Yes, through his radio programme and on his Facebook page, Félix had been talking about information he had received regarding the Berta Cáceres case. Due to a lot of rare international pressure, it seems that the material authors of her killing have been identified. One is a major in the military, another a former lieutenant who was working as head of security for the dam company. And then the shooter and his brother. So these guys are going to trial. But the intellectual authors of Cáceres’ murder - the people who ordered it - have not been prosecuted.
Could you tell me a little bit more about Félix?
Felix got his start in the mid-1980s during the period of what was called the 'national security doctrine’. Leaders were regularly ‘disappeared’ and, like in Argentina, a group of women—mothers, sisters, partners and wives of the missing—formed an organization called COFADEH (Committee of Relatives of the Disappeared in Honduras). Today it is still the most respected human rights group in the country. Félix got his start coming out of journalism school covering them. When the coup took place, Félix was Radio Progreso’s correspondent in the capital. He became one of the few journalists who kept reporting against the coup from a national radio station.
Then when he created the program Resistencia and it became extremely popular, he used it to try out different experiments. For example, for a while Félix would prepare four different programs, and when he first got on air for the day he would invite people to call in and vote for what they wanted to discuss during the program. He would take 30 calls and if listeners wanted to talk about the Aguan Valley, they would say 'Aguan'. If they wanted to talk about the teacher's strike, they would say 'teachers’. He was putting all this extra work into preparing these programs that were never going to air so that he could offer listeners this opportunity to experience a slice of democracy.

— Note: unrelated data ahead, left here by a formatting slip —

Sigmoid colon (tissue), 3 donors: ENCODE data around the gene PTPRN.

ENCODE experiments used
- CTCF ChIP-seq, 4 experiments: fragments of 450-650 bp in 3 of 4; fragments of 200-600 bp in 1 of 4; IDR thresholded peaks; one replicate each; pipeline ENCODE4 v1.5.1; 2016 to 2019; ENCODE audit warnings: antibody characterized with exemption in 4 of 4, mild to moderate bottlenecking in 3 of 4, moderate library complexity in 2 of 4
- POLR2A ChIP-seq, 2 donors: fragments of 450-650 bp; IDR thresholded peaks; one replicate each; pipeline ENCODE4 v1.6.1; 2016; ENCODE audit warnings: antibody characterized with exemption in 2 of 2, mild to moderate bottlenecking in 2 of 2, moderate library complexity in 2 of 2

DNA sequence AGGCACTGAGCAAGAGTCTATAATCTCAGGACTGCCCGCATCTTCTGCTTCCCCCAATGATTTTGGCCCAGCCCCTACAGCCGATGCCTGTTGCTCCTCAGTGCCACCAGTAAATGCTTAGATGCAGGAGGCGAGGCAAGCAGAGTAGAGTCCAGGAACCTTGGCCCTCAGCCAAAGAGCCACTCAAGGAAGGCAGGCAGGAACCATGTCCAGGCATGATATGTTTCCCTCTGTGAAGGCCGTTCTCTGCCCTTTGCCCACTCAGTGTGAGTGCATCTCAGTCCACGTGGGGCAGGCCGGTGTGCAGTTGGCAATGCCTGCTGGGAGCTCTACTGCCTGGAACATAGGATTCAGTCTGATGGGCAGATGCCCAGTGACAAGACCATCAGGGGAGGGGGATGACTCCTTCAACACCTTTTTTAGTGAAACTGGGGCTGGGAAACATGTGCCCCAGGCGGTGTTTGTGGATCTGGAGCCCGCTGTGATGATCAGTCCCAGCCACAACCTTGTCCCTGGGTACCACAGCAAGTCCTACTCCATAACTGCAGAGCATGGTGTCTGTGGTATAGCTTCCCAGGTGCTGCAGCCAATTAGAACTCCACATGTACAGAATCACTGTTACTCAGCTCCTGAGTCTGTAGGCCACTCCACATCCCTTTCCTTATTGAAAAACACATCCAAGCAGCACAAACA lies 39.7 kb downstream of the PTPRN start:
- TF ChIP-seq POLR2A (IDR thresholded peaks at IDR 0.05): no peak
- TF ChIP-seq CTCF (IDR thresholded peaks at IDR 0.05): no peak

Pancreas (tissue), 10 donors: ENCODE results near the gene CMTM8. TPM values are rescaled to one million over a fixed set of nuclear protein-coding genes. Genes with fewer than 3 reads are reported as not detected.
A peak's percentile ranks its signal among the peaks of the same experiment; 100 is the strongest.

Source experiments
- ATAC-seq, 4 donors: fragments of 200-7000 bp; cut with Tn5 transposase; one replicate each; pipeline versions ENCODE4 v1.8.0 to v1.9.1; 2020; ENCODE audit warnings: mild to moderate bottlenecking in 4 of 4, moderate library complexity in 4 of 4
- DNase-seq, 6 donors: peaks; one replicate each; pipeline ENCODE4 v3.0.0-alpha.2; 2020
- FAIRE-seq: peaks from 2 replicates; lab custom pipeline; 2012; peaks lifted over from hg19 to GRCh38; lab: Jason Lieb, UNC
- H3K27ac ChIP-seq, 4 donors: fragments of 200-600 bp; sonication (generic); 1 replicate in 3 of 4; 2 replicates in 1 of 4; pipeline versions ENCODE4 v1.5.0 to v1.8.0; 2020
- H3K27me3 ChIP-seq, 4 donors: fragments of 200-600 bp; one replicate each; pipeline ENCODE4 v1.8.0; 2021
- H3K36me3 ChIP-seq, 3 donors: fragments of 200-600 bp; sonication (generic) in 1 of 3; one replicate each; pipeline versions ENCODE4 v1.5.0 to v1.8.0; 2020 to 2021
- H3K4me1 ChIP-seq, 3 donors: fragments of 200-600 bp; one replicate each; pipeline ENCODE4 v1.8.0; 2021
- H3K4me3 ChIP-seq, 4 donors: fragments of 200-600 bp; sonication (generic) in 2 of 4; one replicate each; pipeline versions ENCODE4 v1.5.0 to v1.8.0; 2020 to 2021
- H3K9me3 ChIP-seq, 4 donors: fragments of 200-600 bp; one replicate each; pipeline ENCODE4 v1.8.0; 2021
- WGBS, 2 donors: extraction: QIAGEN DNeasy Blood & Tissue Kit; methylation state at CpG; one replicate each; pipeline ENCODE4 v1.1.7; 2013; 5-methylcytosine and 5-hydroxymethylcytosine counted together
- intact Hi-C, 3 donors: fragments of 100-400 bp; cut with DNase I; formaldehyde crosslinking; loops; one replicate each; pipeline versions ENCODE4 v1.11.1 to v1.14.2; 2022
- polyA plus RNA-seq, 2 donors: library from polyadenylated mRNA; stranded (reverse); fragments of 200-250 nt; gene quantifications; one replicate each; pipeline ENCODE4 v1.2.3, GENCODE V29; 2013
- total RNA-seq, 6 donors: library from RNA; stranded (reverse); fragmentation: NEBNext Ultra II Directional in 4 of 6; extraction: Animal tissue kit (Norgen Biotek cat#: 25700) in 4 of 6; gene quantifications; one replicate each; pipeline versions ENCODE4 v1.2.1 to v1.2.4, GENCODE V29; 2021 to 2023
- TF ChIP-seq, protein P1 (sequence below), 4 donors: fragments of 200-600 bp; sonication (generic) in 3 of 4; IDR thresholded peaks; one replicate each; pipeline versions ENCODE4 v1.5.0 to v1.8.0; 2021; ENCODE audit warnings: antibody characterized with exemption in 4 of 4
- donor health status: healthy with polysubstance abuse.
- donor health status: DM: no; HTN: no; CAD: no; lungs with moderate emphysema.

The coup came the day that Hondurans were going to vote, for the first time ever, on something other than their leaders. A referendum was planned on whether the constitution should be rewritten. The coup was always about dismantling a participatory democracy, and Félix's program was always about trying to put that democracy into practice, at least on the radio waves. He became the glue for people who were opposed to the coup, one of the few people in the country who everyone respected. That was what got him the Chavkin Award in 2012 (for Integrity in Journalism in Latin America).
And how did you start working with Félix?
At first, I just really respected and followed his work. When I was doing a documentary on the Aguan Valley, I reached out and asked if I could follow Félix the next time he went to the Valley. And then I started filming him and suddenly he became one of the main characters in Resistencia. The film chronicles the aftermath of the coup through the eyes of the campesinos, or peasant farmers, of the Aguan Valley of northern Honduras.
I was also drawn to his incredible interview style. It was so dynamic to have an outsider from the capital interacting with people in the Aguan Valley. We enjoyed each other's company and ended up working on another documentary project together on the 2013 elections.
How has the climate been for journalists since the military coup?
I would say it comes in waves. There have been a few high profile cases of journalists killed. One of them is in my film: Nahun Palacios was a journalist in the Aguan Valley who was covering the farmers’ struggle.